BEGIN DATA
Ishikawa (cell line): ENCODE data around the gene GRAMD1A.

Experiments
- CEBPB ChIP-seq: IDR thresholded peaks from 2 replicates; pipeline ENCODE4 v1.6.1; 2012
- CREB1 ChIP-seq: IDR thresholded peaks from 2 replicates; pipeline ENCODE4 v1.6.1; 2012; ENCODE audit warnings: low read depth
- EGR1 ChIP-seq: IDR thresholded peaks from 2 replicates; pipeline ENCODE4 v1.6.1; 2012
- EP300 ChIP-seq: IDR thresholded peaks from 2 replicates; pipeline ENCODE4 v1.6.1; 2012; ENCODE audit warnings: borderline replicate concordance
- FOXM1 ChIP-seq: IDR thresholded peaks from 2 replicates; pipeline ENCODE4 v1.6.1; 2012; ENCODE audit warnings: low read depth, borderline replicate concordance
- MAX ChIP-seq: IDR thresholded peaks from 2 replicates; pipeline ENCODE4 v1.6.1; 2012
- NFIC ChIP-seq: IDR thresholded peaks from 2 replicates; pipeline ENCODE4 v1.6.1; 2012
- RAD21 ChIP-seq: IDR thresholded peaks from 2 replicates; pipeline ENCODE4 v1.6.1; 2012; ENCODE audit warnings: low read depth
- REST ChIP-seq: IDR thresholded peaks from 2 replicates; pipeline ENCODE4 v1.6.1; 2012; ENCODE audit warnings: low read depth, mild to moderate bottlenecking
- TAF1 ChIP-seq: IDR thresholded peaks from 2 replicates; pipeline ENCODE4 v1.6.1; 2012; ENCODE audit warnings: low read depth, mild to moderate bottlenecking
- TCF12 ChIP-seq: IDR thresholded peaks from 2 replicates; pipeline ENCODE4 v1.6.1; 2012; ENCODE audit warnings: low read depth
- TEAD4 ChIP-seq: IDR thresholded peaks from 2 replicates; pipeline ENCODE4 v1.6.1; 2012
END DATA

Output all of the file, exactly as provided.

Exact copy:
Ishikawa (cell line): ENCODE data around the gene GRAMD1A.

Experiments
- CEBPB ChIP-seq: IDR thresholded peaks from 2 replicates; pipeline ENCODE4 v1.6.1; 2012
- CREB1 ChIP-seq: IDR thresholded peaks from 2 replicates; pipeline ENCODE4 v1.6.1; 2012; ENCODE audit warnings: low read depth
- EGR1 ChIP-seq: IDR thresholded peaks from 2 replicates; pipeline ENCODE4 v1.6.1; 2012
- EP300 ChIP-seq: IDR thresholded peaks from 2 replicates; pipeline ENCODE4 v1.6.1; 2012; ENCODE audit warnings: borderline replicate concordance
- FOXM1 ChIP-seq: IDR thresholded peaks from 2 replicates; pipeline ENCODE4 v1.6.1; 2012; ENCODE audit warnings: low read depth, borderline replicate concordance
- MAX ChIP-seq: IDR thresholded peaks from 2 replicates; pipeline ENCODE4 v1.6.1; 2012
- NFIC ChIP-seq: IDR thresholded peaks from 2 replicates; pipeline ENCODE4 v1.6.1; 2012
- RAD21 ChIP-seq: IDR thresholded peaks from 2 replicates; pipeline ENCODE4 v1.6.1; 2012; ENCODE audit warnings: low read depth
- REST ChIP-seq: IDR thresholded peaks from 2 replicates; pipeline ENCODE4 v1.6.1; 2012; ENCODE audit warnings: low read depth, mild to moderate bottlenecking
- TAF1 ChIP-seq: IDR thresholded peaks from 2 replicates; pipeline ENCODE4 v1.6.1; 2012; ENCODE audit warnings: low read depth, mild to moderate bottlenecking
- TCF12 ChIP-seq: IDR thresholded peaks from 2 replicates; pipeline ENCODE4 v1.6.1; 2012; ENCODE audit warnings: low read depth
- TEAD4 ChIP-seq: IDR thresholded peaks from 2 replicates; pipeline ENCODE4 v1.6.1; 2012